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“Bite-Size Bits of Local, National, and Global History”
“Bite-Size Bits of Local, National, and Global History”
Richmond, Virginia — The American South (Mid-Atlantic)
 

White House of the Confederacy

 
 
White House of the Confederacy image. Click for full size.
By Bill Coughlin, April 21, 2007
1. White House of the Confederacy
Inscription. Built in 1818 as the residence of Dr. John Brockenbrough, this National Historic Landmark is best known as the executive mansion for the Confederate States of America, 1861-1865. President Jefferson Davis and is family lived here until Confederate forces evacuated Richmond on 2 April 1865. After serving five years as the headquarters of Federal occupation troops, the house became one of Richmondís first public schools. In 1890, the Confederate Memorial Literary Society saved the mansion from destruction and between 1896 and 1976 used it as the Confederate Museum. The Society restored the house to its wartime appearance and reopened it to the public in 1988.
 
Erected 1998 by Department of Historic Resources. (Marker Number SA 50.)
 
Marker series. This marker is included in the National Historic Landmarks marker series.
 
Location. 37° 32.458′ N, 77° 25.779′ W. Marker is in Richmond, Virginia. Marker is at the intersection of Clay Street and 12th Street, on the right when traveling east on Clay Street. Touch for map. Marker is at or near this postal address: 1201 Clay Street, Richmond VA 23219, United States of America.
 
Other nearby markers. At least 8 other markers are within walking distance of this marker. Presidentís Mansion (a few steps
Marker with Confederate Executive Mansion in background image. Click for full size.
By Bill Coughlin, April 21, 2007
2. Marker with Confederate Executive Mansion in background
The White House of the Confederacy is a National Historic Landmark.
from this marker); Alexander H. Stephens House Site (a few steps from this marker); Maupin - Maury House (about 300 feet away, measured in a direct line); Matthew Fontaine Maury (about 300 feet away); Wickham-Valentine House (about 300 feet away); Grant House / Sheltering Arms Hospital (about 400 feet away); Valentine Museum (about 500 feet away); The Edward V. Valentine Sculpture Studio (about 500 feet away). Touch for a list and map of all markers in Richmond.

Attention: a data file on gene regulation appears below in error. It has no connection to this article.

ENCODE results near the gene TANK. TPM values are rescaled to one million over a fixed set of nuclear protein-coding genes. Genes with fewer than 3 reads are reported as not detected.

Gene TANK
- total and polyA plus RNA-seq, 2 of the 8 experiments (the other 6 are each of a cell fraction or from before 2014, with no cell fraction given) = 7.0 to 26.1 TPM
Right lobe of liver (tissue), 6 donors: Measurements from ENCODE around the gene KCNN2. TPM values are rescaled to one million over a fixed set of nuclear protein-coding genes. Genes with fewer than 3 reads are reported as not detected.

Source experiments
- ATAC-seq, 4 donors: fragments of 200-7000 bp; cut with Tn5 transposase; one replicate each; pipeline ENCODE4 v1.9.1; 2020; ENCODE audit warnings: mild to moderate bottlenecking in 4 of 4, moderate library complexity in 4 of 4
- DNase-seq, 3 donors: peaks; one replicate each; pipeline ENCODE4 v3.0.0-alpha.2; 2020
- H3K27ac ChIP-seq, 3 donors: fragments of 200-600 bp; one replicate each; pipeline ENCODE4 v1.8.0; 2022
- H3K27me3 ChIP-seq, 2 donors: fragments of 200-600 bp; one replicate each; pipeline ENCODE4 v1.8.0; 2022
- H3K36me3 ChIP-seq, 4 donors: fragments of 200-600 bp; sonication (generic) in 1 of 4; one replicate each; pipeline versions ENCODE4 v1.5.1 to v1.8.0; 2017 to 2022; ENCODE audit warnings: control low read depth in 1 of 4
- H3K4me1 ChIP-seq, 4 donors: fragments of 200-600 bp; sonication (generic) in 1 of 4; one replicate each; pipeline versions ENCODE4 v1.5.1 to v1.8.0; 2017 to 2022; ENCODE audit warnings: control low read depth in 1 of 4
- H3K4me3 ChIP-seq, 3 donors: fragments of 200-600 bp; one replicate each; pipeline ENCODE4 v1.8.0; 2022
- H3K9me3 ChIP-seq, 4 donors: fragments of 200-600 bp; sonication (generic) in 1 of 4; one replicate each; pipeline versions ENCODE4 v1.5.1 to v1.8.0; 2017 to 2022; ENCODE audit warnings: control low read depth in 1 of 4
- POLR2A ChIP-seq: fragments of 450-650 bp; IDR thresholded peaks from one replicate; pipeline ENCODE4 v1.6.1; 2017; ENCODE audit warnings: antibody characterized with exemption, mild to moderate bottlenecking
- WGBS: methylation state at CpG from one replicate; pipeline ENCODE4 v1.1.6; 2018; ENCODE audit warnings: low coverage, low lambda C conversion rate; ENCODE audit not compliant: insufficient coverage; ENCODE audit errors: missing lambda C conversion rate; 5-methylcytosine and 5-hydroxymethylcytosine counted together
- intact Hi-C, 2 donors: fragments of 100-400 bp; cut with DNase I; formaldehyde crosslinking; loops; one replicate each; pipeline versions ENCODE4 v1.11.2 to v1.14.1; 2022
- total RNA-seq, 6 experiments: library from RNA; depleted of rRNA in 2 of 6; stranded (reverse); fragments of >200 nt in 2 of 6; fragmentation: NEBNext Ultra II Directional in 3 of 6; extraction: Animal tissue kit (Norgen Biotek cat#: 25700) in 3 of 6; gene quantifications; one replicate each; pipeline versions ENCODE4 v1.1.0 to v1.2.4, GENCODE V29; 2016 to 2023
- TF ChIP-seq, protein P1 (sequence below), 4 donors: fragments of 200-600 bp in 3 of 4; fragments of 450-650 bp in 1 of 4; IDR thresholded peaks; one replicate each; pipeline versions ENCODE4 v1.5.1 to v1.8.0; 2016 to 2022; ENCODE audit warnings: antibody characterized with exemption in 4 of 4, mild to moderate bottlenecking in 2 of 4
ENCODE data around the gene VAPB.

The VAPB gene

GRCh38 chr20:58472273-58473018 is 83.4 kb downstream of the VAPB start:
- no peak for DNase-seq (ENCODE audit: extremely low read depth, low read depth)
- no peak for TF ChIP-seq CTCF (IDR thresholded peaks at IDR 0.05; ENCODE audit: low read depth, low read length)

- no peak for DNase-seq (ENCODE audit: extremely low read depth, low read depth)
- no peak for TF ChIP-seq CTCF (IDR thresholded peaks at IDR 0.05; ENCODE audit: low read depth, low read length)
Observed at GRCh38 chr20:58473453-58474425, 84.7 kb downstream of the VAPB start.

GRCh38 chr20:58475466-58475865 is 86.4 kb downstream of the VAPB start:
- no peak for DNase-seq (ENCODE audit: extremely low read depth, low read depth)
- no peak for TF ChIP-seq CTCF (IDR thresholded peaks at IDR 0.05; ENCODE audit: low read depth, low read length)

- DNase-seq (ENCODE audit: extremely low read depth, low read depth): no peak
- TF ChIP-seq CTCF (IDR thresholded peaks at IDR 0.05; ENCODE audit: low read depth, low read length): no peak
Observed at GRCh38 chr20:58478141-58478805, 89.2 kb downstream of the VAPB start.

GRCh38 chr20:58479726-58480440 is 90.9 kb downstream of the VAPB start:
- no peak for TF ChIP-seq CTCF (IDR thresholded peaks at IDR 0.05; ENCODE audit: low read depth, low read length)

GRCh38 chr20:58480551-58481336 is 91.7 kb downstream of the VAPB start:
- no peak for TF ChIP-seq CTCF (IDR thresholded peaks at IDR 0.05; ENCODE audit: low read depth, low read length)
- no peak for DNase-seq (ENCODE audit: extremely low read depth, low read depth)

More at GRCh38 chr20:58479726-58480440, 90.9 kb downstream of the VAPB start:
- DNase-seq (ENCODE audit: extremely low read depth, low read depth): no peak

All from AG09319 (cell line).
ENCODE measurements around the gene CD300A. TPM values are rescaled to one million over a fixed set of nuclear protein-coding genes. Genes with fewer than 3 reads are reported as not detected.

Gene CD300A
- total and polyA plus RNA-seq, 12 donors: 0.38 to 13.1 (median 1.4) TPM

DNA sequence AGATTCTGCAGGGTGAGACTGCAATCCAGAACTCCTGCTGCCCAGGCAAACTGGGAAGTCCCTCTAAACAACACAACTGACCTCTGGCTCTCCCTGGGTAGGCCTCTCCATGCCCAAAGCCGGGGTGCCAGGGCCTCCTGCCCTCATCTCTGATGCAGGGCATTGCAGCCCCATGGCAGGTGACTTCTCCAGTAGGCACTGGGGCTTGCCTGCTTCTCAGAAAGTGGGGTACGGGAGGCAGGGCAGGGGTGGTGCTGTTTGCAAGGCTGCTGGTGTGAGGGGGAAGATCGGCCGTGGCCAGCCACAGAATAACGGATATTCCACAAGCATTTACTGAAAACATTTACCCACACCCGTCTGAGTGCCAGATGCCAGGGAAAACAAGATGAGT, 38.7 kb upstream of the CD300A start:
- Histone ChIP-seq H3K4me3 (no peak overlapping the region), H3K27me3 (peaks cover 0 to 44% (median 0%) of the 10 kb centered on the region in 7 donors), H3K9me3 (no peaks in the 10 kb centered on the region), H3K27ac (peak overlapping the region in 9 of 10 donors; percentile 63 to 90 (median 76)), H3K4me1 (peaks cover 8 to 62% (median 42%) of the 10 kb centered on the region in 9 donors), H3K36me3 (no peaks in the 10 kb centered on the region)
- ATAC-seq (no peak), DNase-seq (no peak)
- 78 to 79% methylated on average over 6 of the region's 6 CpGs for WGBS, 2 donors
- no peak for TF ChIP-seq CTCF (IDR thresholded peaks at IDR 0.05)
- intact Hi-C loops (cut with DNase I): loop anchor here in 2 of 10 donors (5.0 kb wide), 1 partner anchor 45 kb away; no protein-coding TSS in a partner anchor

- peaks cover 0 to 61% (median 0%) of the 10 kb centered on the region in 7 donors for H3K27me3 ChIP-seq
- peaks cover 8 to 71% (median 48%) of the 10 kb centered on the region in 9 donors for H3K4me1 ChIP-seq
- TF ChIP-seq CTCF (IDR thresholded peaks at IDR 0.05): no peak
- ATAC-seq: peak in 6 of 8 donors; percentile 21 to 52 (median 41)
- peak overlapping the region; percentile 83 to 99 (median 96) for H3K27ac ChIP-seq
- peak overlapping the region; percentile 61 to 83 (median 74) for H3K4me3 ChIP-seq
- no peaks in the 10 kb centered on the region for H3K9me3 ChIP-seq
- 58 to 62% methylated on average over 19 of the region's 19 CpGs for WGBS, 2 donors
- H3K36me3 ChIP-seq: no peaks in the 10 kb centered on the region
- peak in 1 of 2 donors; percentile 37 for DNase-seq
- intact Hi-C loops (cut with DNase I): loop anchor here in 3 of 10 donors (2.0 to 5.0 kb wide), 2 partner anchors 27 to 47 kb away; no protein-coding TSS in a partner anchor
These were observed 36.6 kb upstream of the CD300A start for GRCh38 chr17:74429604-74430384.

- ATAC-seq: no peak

Also see . . .  White House of the Confederacy. Museum of the Confederacy page. (Submitted on December 30, 2007, by Craig Swain of Leesburg, Virginia.) 
 
Categories. Notable BuildingsWar, US Civil
 
Clay Street entrance to President Davis's residence image. Click for full size.
By Bill Coughlin, April 21, 2007
3. Clay Street entrance to President Davis's residence
The White House of the Confederacy is located adjacent to the Museum of the Confederacy.
Formal Entrance and Courtyard image. Click for full size.
By Bill Coughlin, April 21, 2007
4. Formal Entrance and Courtyard
During the war, Clay Street was a dusty road, so President Davis used the entrance on the mansion's southern side as formal entrance.
Confederate Museum Formerly Jefferson Davis' Residence image. Click for full size.
By Tuck & Sons
5. Confederate Museum Formerly Jefferson Davis' Residence
VCU Libraries Digital Collections - Rarely Seen Richmond
Confederate Museum, Jefferson Davis' Mansion, Richmond, Va image. Click for full size.
By Detroit Publishing Co.
6. Confederate Museum, Jefferson Davis' Mansion, Richmond, Va
VCU Libraries Digital Collections - Rarely Seen Richmond
 
 
Credits. This page was last revised on June 16, 2016. This page originally submitted on December 29, 2007, by Bill Coughlin of North Arlington, New Jersey. This page has been viewed 1,185 times since then and 26 times this year. Photos:   1, 2, 3, 4. submitted on December 29, 2007, by Bill Coughlin of North Arlington, New Jersey.   5, 6. submitted on May 10, 2012, by Bernard Fisher of Mechanicsville, Virginia. • Craig Swain was the editor who published this page.
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